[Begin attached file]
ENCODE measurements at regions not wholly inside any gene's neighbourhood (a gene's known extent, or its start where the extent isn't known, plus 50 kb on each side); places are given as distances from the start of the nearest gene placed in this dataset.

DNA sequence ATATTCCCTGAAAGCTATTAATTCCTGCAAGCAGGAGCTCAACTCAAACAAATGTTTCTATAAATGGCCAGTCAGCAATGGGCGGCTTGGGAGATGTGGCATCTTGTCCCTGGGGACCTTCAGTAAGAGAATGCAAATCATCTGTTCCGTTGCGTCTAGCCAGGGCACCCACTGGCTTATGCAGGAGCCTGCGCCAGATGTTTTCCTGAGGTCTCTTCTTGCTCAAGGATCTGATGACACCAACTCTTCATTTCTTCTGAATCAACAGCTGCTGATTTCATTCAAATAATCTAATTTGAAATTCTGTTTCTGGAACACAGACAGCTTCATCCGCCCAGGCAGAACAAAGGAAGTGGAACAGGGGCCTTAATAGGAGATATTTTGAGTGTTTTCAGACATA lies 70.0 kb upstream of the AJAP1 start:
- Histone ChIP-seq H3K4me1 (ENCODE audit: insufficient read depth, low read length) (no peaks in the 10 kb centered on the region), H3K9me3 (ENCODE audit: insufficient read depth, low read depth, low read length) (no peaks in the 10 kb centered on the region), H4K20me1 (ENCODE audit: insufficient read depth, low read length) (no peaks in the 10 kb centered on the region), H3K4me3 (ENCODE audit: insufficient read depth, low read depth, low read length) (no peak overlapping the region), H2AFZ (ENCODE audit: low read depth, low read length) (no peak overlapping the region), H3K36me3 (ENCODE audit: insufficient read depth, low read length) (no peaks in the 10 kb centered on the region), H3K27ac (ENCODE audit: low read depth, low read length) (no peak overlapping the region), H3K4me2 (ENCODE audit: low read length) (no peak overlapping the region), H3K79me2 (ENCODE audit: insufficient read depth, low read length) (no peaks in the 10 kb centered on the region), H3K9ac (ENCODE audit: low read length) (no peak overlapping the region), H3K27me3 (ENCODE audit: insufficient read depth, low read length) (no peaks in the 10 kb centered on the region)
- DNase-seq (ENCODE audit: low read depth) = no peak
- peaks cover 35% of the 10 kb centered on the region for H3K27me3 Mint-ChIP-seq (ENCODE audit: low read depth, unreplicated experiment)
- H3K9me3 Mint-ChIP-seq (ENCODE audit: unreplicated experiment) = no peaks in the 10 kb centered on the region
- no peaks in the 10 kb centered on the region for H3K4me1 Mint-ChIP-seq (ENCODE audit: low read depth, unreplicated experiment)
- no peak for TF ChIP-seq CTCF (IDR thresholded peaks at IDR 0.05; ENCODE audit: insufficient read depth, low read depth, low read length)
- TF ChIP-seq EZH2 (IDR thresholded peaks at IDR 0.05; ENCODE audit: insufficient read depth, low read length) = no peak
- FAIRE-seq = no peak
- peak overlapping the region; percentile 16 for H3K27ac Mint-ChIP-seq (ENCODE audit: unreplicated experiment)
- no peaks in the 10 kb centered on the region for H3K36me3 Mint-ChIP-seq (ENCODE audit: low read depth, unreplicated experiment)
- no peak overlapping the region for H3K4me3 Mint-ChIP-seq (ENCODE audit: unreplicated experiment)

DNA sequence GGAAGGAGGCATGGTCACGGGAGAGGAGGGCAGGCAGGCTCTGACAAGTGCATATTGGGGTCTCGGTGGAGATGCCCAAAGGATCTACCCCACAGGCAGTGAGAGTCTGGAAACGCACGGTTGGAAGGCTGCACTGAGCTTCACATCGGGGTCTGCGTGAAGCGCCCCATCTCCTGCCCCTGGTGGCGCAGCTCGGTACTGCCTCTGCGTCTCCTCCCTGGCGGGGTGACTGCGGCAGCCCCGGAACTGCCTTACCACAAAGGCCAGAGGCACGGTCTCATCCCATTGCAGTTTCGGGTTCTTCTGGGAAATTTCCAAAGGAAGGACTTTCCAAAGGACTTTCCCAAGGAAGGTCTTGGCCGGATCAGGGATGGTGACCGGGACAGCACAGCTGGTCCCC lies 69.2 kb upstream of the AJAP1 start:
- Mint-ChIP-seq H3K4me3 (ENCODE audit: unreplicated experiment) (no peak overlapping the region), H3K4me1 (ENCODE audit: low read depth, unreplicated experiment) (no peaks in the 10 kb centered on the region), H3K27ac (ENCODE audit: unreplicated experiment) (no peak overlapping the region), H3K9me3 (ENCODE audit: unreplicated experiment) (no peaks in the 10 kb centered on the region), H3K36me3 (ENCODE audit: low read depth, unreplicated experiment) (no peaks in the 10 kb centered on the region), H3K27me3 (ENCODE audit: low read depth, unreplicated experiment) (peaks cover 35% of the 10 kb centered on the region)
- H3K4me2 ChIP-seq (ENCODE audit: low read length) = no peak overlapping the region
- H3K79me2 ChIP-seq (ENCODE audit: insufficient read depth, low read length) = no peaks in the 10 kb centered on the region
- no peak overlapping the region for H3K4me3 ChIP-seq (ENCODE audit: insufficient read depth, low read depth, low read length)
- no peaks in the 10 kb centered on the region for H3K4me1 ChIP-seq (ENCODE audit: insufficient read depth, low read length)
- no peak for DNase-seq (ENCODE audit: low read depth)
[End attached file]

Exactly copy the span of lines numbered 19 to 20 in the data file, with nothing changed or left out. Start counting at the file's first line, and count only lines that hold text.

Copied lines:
- no peaks in the 10 kb centered on the region for H3K4me1 ChIP-seq (ENCODE audit: insufficient read depth, low read length)
- no peak for DNase-seq (ENCODE audit: low read depth)